Prasophyllum milfordense facts for kids
Quick facts for kidsMilford leek orchid
Critically endangered (EPBC Act)
Prasophyllum milfordense is a species of orchid endemic to Tasmania. It has a single tubular, dark green leaf and up to thirty greenish-brown, white and purplish flowers. It is a very rare orchid, only found in a single location with a population of around 240 plants.
Prasophyllum milfordense, commonly known as the Milford leek orchid is a terrestrial, perennial, deciduous, herb with an underground tuber and a single tube-shaped, dark green leaf which is 300–650 mm (10–30 in) long and 4–6 mm (0.16–0.24 in) wide near its reddish-purple base. Between five and thirty greenish-brown, white and purplish flowers are loosely arranged along a flowering spike which is 60–220 mm (2–9 in) long. The flowers are 8–10 mm (0.3–0.4 in) wide and as with other leek orchids, are inverted so that the labellum is above the column rather than below it. The dorsal sepal is lance-shaped to egg-shaped, 7–8 mm (0.28–0.31 in) long, about 4 mm (0.2 in) wide and greenish-brown with darker stripes. The lateral sepals are linear to lance-shaped, 7–8 mm (0.28–0.31 in) long, about 2 mm (0.08 in) wide, greenish-brown and free from each other. The petals are linear to lance-shaped with the narrower end towards the base, 7–8 mm (0.28–0.31 in) long, about 2 mm (0.08 in) wide and white with greenish or purplish markings. The labellum is white, narrow lance-shaped with the narrower end towards the base, 8–9 mm (0.3–0.4 in) long, about 4 mm (0.16 in) wide and turns sharply upwards near its middle, reaching to the lateral sepals or higher. The edges of the upturned part of the labellum are slightly wavy and there is a fleshy green, channelled callus in its centre. Flowering occurs from late October to early December.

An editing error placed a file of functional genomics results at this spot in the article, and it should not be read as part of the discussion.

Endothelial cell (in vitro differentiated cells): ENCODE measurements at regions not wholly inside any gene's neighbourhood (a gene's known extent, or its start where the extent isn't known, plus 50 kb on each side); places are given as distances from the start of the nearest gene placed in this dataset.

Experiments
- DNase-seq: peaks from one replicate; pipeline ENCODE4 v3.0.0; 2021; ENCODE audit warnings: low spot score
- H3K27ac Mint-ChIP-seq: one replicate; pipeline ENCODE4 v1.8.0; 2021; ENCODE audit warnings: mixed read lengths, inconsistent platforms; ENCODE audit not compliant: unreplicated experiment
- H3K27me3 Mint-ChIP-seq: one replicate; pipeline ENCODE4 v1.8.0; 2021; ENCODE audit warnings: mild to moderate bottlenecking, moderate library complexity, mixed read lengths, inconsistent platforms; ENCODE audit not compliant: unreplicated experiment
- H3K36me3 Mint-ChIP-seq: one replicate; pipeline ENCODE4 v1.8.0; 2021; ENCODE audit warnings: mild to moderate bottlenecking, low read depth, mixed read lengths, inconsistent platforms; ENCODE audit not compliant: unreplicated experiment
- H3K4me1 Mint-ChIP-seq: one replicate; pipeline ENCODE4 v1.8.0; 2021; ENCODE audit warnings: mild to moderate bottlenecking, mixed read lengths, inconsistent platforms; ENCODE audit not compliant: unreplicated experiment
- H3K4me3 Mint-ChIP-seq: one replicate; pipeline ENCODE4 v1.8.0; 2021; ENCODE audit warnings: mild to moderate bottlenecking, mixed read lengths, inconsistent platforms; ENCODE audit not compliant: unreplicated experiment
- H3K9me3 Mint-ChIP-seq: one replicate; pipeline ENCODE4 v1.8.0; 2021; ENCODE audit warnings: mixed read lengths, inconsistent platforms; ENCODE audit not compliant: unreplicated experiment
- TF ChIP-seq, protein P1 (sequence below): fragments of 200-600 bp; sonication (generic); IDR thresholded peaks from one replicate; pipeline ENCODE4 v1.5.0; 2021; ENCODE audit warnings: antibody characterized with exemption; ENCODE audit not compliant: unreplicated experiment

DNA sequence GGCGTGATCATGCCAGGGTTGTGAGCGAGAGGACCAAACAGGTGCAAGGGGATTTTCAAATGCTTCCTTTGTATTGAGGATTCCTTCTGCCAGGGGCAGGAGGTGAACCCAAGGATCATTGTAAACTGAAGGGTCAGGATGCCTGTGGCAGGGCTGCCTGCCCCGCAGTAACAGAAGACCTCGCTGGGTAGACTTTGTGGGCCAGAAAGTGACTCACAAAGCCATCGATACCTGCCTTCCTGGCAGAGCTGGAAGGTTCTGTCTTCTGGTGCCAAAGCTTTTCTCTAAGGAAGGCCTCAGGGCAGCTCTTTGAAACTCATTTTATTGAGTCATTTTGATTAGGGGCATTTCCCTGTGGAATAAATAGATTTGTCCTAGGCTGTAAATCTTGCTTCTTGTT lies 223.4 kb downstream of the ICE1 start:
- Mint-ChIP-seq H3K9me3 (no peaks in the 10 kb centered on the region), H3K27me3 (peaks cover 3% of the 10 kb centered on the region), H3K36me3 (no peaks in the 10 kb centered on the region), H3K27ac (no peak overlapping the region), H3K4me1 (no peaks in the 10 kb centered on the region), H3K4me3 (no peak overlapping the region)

Taxonomy and naming
Prasophyllum milfordense was first formally described in 1998 by David Jones from a specimen collected near Cambridge and the description was published in Australian Orchid Research. The specific epithet (milfordense) refers to the name of the private property where the species is found.
Distribution and habitat
The Milford leek orchid grows in grassland in an area near Hobart with below average rainfall for the state.
Prasophyllum milfordense is only known from a small area of a single private property and in 2012, the total population was estimated to be 240 plants. In some drought years, no plants are seen. It is classed as "Endangered" under the Tasmanian Threatened Species Protection Act 1995 and as Critically Endangered under the Commonwealth Government Environment Protection and Biodiversity Conservation Act 1999 (EPBC) Act. The main threats to the population are the activities of rabbits, land clearance, inappropriate fire regimes and changes to rainfall patterns.
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